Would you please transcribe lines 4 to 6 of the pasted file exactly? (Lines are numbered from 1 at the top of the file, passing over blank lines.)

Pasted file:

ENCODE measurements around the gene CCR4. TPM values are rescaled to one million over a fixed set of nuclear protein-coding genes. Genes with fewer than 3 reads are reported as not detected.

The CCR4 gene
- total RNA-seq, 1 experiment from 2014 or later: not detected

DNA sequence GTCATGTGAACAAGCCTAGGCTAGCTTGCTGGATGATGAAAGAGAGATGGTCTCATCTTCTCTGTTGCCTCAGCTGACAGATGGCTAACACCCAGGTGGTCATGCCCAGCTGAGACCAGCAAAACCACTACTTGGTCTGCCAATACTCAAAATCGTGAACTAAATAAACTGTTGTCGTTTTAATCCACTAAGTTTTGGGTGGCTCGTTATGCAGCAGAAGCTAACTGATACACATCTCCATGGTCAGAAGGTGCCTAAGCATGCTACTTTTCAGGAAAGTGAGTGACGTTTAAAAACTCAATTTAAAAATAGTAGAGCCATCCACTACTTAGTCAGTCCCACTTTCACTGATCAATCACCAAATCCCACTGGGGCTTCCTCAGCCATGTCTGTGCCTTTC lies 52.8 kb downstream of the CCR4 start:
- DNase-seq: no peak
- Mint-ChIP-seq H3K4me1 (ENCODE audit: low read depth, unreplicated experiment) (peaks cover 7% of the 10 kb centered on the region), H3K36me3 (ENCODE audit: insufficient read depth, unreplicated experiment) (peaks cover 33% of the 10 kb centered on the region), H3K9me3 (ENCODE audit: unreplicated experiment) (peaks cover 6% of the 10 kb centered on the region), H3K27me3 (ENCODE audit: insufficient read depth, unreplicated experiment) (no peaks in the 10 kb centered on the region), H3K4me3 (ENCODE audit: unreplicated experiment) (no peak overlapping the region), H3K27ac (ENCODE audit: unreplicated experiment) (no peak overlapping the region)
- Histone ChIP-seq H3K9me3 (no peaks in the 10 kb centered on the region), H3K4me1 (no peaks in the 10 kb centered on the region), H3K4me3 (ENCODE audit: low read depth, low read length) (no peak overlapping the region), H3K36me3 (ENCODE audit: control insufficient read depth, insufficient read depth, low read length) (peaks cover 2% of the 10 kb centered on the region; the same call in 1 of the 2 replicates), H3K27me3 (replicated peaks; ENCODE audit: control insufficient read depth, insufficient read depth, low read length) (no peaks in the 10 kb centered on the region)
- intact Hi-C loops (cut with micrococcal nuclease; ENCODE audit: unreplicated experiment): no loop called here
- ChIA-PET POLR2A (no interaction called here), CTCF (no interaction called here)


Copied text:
DNA sequence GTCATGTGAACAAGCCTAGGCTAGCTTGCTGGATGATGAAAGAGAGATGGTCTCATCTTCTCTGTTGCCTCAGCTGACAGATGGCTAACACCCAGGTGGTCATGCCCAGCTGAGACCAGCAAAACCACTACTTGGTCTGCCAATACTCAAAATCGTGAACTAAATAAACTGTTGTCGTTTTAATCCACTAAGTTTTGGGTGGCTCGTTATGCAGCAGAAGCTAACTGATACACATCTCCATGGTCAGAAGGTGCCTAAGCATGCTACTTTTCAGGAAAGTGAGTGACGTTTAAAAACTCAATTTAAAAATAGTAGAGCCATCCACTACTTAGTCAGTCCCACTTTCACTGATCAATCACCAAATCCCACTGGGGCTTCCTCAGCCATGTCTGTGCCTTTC lies 52.8 kb downstream of the CCR4 start:
- DNase-seq: no peak
- Mint-ChIP-seq H3K4me1 (ENCODE audit: low read depth, unreplicated experiment) (peaks cover 7% of the 10 kb centered on the region), H3K36me3 (ENCODE audit: insufficient read depth, unreplicated experiment) (peaks cover 33% of the 10 kb centered on the region), H3K9me3 (ENCODE audit: unreplicated experiment) (peaks cover 6% of the 10 kb centered on the region), H3K27me3 (ENCODE audit: insufficient read depth, unreplicated experiment) (no peaks in the 10 kb centered on the region), H3K4me3 (ENCODE audit: unreplicated experiment) (no peak overlapping the region), H3K27ac (ENCODE audit: unreplicated experiment) (no peak overlapping the region)